(CBS) -- A jury on Monday heard an audio recording of an interview suspected murderer George Zimmerman gave to police the night he fatally shot Florida teen Trayvon Martin. They also saw a written statement in which the former neighborhood watch volunteer refers to Martin as a "suspect."
In the recording, Zimmerman describes the events of the altercation in detail, saying that Martin asked him, "You got a problem, homie?" before saying "You do now" and punching him in the face.
Jurors head the recording and saw the statement on a projector as an investigator who interviewed Zimmerman the night of Feb. 26, 2012, took the stand. Sanford Police Detective Doris Singleton said she read Zimmerman his rights before he voluntarily gave the statement. The 29-year-old seemed sober, spoke clearly, and was using tissues to dab blood from the back of his head, Singleton said.
Singleton took the stand during the sixth day of testimony in Zimmerman's second-degree murder trial. Zimmerman says he shot the unarmed teen in self-defense, but prosecutors have said he profiled the teen and shot him "because he wanted to."
On the audio recording, Zimmerman told Singleton that there had been rising crime in his gated community, the Retreat at Twin Lakes, and he was the volunteer coordinator for the neighborhood watch program. "There's been a few times where I've seen a suspicious person in the neighborhood and we call the police, the non-emergency line, and these guys always get away," Zimmerman said on the recording.
Singleton asked Zimmerman what made Martin suspicious.
"I'd never seen him in the neighborhood...it was raining and he was walking leisurely, taking him time, looking at all the houses," Zimmerman said.
He said he pulled over his car to call the police non-emergency line. He said he lost sight of the teen, but that Martin soon returned and circled his car.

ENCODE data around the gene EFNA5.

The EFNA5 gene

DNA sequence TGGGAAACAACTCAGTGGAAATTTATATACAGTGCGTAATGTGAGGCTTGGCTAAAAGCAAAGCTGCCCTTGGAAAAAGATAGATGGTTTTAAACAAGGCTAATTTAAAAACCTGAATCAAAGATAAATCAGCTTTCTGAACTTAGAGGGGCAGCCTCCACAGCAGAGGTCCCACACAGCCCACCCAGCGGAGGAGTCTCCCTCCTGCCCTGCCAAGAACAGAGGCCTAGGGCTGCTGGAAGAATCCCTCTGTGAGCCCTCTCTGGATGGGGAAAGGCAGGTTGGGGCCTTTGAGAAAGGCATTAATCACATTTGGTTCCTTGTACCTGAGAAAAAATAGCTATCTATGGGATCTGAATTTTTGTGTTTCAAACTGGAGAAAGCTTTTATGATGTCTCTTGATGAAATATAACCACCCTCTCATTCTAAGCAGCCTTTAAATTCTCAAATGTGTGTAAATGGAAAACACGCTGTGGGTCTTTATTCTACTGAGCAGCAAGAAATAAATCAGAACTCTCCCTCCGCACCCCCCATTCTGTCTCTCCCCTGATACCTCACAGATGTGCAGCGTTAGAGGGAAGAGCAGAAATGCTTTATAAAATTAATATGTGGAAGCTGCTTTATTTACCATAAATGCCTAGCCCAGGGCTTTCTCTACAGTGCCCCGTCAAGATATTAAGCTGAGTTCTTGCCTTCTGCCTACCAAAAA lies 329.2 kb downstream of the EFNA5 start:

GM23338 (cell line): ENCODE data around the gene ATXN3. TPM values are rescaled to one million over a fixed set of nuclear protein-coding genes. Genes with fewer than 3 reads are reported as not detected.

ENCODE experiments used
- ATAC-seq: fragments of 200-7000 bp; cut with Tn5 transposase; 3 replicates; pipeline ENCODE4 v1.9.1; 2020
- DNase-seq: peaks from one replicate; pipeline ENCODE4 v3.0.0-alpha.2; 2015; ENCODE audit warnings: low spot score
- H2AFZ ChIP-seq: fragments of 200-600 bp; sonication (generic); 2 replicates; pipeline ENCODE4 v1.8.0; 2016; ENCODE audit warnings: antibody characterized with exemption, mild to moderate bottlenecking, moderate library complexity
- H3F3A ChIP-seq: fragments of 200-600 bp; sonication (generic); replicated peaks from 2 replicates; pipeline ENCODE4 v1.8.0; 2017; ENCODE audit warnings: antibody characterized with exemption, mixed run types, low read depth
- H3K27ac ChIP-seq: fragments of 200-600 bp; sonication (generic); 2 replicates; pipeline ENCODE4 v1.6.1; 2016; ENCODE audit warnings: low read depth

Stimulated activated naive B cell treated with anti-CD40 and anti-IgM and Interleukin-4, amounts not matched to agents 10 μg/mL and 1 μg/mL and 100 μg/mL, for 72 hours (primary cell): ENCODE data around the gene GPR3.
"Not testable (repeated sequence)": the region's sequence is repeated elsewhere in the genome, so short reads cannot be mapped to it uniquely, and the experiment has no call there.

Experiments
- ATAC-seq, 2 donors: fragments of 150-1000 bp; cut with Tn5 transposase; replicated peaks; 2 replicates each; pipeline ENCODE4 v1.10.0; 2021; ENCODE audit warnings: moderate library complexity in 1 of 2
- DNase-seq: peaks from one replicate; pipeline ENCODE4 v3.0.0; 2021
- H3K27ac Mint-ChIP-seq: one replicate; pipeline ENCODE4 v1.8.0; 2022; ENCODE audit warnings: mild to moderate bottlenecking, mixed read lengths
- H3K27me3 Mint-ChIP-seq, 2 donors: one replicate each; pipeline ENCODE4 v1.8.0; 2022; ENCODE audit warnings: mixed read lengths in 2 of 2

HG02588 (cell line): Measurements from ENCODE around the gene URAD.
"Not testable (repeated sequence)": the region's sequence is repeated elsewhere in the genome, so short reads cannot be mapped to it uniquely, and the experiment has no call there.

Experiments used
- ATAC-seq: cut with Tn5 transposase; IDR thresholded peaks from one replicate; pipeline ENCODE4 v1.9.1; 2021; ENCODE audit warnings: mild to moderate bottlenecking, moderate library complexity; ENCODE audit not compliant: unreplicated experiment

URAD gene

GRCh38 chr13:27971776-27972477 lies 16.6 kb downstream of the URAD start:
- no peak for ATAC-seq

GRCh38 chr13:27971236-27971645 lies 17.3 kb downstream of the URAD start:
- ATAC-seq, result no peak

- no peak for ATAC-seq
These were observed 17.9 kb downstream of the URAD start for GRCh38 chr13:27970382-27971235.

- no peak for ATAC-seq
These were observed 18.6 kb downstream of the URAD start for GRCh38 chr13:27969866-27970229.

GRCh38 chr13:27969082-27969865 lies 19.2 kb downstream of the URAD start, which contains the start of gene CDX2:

"As soon as I saw him, I rolled down my windows and stayed on the phone," Zimmerman said on the recording.
"He walked completely around the car?" Singleton asked.
"Yes, ma'am," Zimmermn replied.
On the audio, Zimmerman went on to say that the dispatcher asked him about the direction in which Martin had gone. He said he was looking for a street address to give the dispatcher and was walking back to the car when Martin confronted him, possibly having jumped out after hiding.
"It was dark and I didn't see him getting ready to punch me," Zimmerman said. "As soon as he punched me I fell back on the grass. He was wailing on my head. Then I started to yell for help, he grabbed my head and started hitting my head into the sidewalk."
On the recording, he said he saw a neighbor leave his home and he yelled again for help.
"He puts his hand on my mouth and nose and says, 'You're going to die tonight.' I don't remember much after that. I couldn't breathe. He still kept trying to hit my heard against the pavement," Zimmerman said.
Zimmerman said he felt Martin's hand "go down," and he thought the teen was reaching for his gun.
"As he banged my head I pulled out my firearm and I shot him. I'm on the ground and he's mounted on top of me, I shot him," Zimmerman said.
Martin said, "You got me, you got me," Zimmerman said.
After the shot, Zimmerman said he got on top of Martin and held his hands. "He was still talking, I said, 'Stay down, don't move.'" Zimmerman said he saw a neighbor with a flashlight, and told the neighbor that he had already called police and that he needed help restraining Martin.
On a four-page written statement, Zimmerman wrote, "My head felt like it was going to explode." He repeatedly referred to Martin as a "suspect," a term prosecutor Bernie de la Rionda highlighted in his questioning.
De la Rionda asked Singleton if police officers used the term "suspect."
"Yes, if we suspect them of a crime, they're a suspect," Singleton replied.
Recounting a conversation with Zimmerman, Singleton said that the 29-year-old asked her if she was Catholic. She told him that she was Christian, and asked him why he had asked her the question. Zimmerman said it was because he noticed she was wearing a cross, Singleton said.
According to Singleton, Zimmerman said, "In the Catholic religion, no matter what, it's always wrong to kill someone."
"I said, 'If what you've said to me is truthful, I don't think that's what God meant that you can't save your own life," Singleton said.
Singleton also recounted telling Zimmerman that police officers hadn't yet been able to identify Martin.
"He said, 'He's dead?'" Singleton said. "I said, 'I thought you knew that.' He kinda slung his head and just shook it."
On cross examination, defense attorney Mark O'Mara asked Singleton whether he seemed affected by the news of Martin's death.
"He seemed affected by that," Singleton said.